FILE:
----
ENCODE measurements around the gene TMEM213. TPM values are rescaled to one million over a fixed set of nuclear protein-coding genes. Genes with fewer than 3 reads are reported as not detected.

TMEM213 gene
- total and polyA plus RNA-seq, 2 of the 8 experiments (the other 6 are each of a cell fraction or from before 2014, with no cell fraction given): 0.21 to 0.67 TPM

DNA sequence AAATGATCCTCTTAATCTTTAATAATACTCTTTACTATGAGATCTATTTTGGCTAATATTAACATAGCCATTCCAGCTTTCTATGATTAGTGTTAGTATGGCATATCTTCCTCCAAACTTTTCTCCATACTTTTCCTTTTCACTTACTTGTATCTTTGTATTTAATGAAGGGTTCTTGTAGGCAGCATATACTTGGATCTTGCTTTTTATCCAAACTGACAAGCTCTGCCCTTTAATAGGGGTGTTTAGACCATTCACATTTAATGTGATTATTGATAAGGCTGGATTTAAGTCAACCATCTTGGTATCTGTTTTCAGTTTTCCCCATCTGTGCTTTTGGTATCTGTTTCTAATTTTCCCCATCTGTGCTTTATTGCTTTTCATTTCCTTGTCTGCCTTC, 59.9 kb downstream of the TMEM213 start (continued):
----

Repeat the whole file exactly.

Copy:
ENCODE measurements around the gene TMEM213. TPM values are rescaled to one million over a fixed set of nuclear protein-coding genes. Genes with fewer than 3 reads are reported as not detected.

TMEM213 gene
- total and polyA plus RNA-seq, 2 of the 8 experiments (the other 6 are each of a cell fraction or from before 2014, with no cell fraction given): 0.21 to 0.67 TPM

DNA sequence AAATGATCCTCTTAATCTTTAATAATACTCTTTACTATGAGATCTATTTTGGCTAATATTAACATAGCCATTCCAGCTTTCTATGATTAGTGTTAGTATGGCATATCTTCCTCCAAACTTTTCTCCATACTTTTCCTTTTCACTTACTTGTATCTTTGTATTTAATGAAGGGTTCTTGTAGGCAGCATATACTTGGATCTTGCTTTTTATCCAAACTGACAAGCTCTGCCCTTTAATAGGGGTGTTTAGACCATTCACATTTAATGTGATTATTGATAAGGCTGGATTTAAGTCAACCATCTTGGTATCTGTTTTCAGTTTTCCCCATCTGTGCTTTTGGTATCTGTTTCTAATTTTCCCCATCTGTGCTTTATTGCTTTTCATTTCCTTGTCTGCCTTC, 59.9 kb downstream of the TMEM213 start (continued):